I am the more astonished that so many thousands of grown men should be possessed again and again with a childish passion to look at galloping horses, and men standing upright in their chariots. If, indeed, they were attracted by the swiftness of the horses or the skill of the men, one could account for this enthusiasm. But in fact it is a bit of cloth they favour, a bit of cloth that captivates them. And if during the running the racers were to exchange colours, their partisans would change sides, and instantly forsake the very drivers and horses whom they were just before recognizing from afar, and clamorously saluting by name. (translated by William Melmoth, H. A. Harris, Sport in Greece and Rome [Ithaca: Cornell University Press, 1972], 220-21)
The fans’ love of their teams and hatred of their opponents’ teams, often reached obsessive heights. Here, also quoted by Barbara McManus, is a curse tablet
Help me in the Circus on 8 November. Bind every limb, every sinew, the shoulders, the ankles and the elbows of Olympus, Olympianus, Scortius and Juvencus, the charioteers of the Red. Torment their minds, their intelligence and their senses so that they may not know what they are doing, and knock out their eyes so that they may not see where they are going—neither they nor the horses they are going to drive. (translated by H. A. Harris, Sport in Greece and Rome, 235-36)
Four centuries later in Byzantium, chariot racing remained an obsession, though only the Blues and Greens survived. Rather like the supporters of the contemporary football teams, Celtic and Rangers, supporters of the Blues and Greens were associated with entrenched social, religious and political stances. In 532 a riot actually threatened the reign of the Emperor Justinian. The rebellion was finally and bloodily put down within the walls of the Hippodrome itself. Here is Mike Dash at the Smithsonian Magazine.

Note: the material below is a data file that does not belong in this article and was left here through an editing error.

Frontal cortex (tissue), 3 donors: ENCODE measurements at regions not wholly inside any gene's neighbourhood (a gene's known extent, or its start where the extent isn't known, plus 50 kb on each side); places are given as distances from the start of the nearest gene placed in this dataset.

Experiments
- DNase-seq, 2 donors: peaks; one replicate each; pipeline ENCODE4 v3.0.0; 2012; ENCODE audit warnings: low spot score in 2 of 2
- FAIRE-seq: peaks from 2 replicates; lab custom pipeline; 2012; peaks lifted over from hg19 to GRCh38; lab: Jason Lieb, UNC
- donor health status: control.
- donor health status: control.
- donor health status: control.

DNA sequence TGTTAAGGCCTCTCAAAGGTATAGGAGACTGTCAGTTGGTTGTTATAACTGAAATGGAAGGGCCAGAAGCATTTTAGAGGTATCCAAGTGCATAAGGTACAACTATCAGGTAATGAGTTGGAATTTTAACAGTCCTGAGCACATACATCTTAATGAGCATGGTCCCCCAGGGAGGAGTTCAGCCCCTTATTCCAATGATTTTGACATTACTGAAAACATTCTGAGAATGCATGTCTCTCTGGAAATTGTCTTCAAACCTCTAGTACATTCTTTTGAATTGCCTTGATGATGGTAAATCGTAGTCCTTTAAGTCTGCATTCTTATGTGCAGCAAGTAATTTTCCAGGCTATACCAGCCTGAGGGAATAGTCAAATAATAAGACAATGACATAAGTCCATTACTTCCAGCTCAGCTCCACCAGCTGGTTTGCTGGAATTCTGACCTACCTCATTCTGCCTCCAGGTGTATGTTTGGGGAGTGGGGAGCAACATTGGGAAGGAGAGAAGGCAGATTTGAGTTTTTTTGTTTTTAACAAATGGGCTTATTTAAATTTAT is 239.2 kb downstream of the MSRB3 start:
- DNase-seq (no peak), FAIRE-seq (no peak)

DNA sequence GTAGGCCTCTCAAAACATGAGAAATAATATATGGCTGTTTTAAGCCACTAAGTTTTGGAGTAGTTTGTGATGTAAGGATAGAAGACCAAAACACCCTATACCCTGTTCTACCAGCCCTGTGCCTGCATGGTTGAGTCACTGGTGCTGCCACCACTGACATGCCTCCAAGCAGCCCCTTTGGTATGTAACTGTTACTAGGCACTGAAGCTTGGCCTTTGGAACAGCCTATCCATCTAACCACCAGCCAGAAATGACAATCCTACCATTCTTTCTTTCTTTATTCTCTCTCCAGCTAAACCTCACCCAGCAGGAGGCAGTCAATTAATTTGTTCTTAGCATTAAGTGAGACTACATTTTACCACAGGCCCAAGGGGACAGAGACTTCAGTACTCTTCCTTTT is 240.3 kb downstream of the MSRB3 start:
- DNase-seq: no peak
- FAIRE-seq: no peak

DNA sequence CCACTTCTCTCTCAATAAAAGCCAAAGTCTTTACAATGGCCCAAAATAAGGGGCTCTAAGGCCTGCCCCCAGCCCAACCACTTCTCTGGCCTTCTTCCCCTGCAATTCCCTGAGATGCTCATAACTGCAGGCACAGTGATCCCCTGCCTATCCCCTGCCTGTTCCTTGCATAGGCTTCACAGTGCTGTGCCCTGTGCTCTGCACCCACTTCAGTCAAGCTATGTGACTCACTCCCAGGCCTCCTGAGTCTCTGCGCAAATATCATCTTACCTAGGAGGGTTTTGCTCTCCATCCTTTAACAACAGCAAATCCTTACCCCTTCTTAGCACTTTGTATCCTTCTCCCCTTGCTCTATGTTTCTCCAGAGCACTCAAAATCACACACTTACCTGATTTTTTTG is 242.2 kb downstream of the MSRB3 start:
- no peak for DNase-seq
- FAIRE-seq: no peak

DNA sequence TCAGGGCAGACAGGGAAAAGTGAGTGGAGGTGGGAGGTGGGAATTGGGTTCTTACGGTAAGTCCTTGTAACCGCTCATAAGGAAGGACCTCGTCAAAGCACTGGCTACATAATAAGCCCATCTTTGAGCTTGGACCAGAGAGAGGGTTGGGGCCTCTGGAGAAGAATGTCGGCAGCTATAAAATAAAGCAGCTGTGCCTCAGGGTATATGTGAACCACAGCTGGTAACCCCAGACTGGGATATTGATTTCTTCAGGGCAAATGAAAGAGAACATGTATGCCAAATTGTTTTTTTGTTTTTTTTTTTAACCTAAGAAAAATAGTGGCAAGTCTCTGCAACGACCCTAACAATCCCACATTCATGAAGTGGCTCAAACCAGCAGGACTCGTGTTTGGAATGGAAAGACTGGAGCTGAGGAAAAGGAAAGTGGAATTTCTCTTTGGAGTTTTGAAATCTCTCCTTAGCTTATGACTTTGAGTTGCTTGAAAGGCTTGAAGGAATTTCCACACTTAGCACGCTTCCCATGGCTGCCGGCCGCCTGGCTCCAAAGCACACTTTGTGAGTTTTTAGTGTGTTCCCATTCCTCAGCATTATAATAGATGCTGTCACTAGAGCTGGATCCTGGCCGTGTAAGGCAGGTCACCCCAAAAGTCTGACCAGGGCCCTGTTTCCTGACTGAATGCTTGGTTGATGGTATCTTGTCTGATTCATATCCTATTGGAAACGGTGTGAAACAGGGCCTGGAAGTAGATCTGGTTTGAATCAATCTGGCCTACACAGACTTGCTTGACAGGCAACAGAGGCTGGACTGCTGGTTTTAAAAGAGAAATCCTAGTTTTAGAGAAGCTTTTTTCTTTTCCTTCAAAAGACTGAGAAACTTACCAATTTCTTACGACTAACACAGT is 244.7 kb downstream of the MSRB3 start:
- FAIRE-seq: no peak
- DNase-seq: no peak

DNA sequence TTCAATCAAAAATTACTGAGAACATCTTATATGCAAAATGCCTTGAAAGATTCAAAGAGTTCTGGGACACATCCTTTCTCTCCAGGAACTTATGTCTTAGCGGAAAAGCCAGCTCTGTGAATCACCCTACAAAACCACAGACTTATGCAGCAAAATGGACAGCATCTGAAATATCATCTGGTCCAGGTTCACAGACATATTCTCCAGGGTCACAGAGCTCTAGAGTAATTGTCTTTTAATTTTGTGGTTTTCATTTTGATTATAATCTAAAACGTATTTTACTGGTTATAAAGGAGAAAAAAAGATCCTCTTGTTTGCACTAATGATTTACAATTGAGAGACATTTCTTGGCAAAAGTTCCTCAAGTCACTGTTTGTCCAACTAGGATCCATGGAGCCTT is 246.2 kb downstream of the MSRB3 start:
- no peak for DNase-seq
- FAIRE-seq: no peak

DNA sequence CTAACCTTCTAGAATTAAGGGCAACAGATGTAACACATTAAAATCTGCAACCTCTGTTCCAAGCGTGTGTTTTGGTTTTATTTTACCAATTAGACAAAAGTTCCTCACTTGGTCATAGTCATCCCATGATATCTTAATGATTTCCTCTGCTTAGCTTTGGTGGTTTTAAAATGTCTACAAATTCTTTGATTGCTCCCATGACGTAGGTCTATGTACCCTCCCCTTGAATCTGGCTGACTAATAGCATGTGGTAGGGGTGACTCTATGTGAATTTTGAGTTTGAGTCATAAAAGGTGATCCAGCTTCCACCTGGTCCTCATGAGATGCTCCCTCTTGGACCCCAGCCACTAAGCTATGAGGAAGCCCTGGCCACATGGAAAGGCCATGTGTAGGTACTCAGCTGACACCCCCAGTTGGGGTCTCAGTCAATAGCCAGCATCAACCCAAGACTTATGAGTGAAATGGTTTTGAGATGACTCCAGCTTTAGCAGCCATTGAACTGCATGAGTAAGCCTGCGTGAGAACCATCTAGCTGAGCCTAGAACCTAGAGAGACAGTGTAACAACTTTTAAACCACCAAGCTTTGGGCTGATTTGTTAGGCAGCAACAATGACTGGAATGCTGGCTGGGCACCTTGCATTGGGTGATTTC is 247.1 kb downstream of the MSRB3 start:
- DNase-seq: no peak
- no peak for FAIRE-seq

Shamed, Justinian determined to stay and fight. Both Belisarius and Narses were with him in the palace, and the two generals planned a counterstrike. The Blues and the Greens, still assembled in the Hippodrome, were to be locked into the arena. After that, loyal troops, most of them Thracians and Goths with no allegiance to either of the circus factions, could be sent in to cut them down.
Imagine a force of heavily armed troops advancing on the crowds in the MetLife Stadium or Wembley and you’ll have some idea of how things developed in the Hippodrome, a stadium with a capacity of about 150,000 that held tens of thousands of partisans of the Greens and Blues. While Belisarius’ Goths hacked away with swords and spears, Narses and the men of the Imperial Bodyguard blocked the exits and prevented any of the panicking rioters from escaping. “Within a few minutes,” John Julius Norwich writes in his history of Byzantium, “the angry shouts of the great amphitheater had given place to the cries and groans of wounded and dying men; soon these too grew quiet, until silence spread over the entire arena, its sand now sodden with the blood of the victims.”
Drawing parallels between the past and present is tempting and perilous. But from country to country, and era to era, we reinvent the same modes and succumb to the same obsessions. I bet the Romans cancelled science fiction plays too when the chariot races overran.
photo credit: Lausanne – Euro 2016 – Le Portugal Champion d’Europe via photopin (license)